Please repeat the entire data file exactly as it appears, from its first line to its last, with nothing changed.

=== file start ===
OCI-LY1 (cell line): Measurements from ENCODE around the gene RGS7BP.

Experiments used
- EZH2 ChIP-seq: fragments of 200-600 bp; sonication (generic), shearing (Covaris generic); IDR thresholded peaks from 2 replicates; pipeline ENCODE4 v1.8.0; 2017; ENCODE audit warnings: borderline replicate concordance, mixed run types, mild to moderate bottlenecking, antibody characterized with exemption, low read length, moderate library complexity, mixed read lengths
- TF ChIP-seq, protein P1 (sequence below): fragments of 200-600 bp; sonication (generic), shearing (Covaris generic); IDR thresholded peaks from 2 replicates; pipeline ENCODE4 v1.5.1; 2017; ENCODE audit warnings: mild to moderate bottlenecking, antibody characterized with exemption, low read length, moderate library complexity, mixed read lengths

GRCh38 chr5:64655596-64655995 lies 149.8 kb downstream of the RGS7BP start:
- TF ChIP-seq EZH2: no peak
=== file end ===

OCI-LY1 (cell line): Measurements from ENCODE around the gene RGS7BP.

Experiments used
- EZH2 ChIP-seq: fragments of 200-600 bp; sonication (generic), shearing (Covaris generic); IDR thresholded peaks from 2 replicates; pipeline ENCODE4 v1.8.0; 2017; ENCODE audit warnings: borderline replicate concordance, mixed run types, mild to moderate bottlenecking, antibody characterized with exemption, low read length, moderate library complexity, mixed read lengths
- TF ChIP-seq, protein P1 (sequence below): fragments of 200-600 bp; sonication (generic), shearing (Covaris generic); IDR thresholded peaks from 2 replicates; pipeline ENCODE4 v1.5.1; 2017; ENCODE audit warnings: mild to moderate bottlenecking, antibody characterized with exemption, low read length, moderate library complexity, mixed read lengths

GRCh38 chr5:64655596-64655995 lies 149.8 kb downstream of the RGS7BP start:
- TF ChIP-seq EZH2: no peak